Animal Legal Defense Fund (ALDF), an animal law advocacy organization, argued in its brief to the Supreme Court that the Tenth Circuit Court of Appeals was correct in finding that a Kansas law that criminalizes undercover investigation of animal facilities for health and animal welfare violations was unconstitutional.
ALDF’s brief explains that the organization “commissions undercover investigations of factory farms, slaughterhouses, and other animal production facilities, publicly disseminates information obtained from those investigations, and uses this information to support animal welfare reform efforts.” They say that the investigators they hire are honest about their qualifications, and perform their job, but do not admit to working for an animal rights organization and record video while working.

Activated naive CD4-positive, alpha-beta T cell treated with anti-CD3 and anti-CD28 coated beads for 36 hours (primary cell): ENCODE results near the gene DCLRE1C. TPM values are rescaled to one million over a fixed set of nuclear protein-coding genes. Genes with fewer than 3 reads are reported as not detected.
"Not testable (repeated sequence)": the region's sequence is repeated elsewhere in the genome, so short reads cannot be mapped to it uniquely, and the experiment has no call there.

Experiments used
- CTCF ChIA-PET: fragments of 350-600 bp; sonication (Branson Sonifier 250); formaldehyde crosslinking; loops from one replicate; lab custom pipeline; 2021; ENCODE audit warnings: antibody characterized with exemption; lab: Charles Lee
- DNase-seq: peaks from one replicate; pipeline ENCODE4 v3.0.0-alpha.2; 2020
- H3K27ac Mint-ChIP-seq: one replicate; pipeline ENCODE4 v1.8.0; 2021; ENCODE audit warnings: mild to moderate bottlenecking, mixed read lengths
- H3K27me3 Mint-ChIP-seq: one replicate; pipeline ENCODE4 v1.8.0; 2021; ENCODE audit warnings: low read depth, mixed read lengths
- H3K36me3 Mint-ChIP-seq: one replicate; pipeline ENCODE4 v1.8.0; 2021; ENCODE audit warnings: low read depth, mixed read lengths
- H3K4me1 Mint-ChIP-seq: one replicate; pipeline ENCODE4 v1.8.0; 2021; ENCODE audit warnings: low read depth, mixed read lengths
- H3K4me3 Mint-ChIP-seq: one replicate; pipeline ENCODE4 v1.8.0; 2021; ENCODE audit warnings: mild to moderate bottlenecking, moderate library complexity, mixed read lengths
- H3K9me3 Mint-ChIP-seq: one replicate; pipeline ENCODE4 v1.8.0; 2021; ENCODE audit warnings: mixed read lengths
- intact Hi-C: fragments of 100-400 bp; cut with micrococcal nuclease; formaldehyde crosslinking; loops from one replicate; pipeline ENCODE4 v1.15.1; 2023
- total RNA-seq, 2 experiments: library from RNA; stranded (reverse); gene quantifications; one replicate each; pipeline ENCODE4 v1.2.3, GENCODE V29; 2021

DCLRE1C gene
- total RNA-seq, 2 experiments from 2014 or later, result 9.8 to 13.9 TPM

The measure, enacted in 1990 and known as an “Ag-Gag” law, was struck down by the appellate court because it privileges speech that favors animal facilities protected by the bill, while specifically punishing speech against it, per ALDF’s summation. Because of this, the lower court held, the strict scrutiny standard applies, and the statute did not pass muster under that scrutiny.
Kansas applied for a writ of certiorari to the Supreme Court. According to ALDF’s brief, Kansas argued that the case implicates a circuit split on Ag-Gag laws present in about a dozen other states, based on case law concerning protections for false speech. The respondents disagreed, arguing that the Tenth Circuit’s decision rested on viewpoint discrimination grounds, an area of law that does not give rise to a circuit split.
They also argued that the Supreme Court should not hear the case because it is premature for a broad ruling on Ag-Gag laws, as the state laws differ and are in differing stages of legal challenge.
ALDF is represented by Orrick, Herrington & Sutcliffe.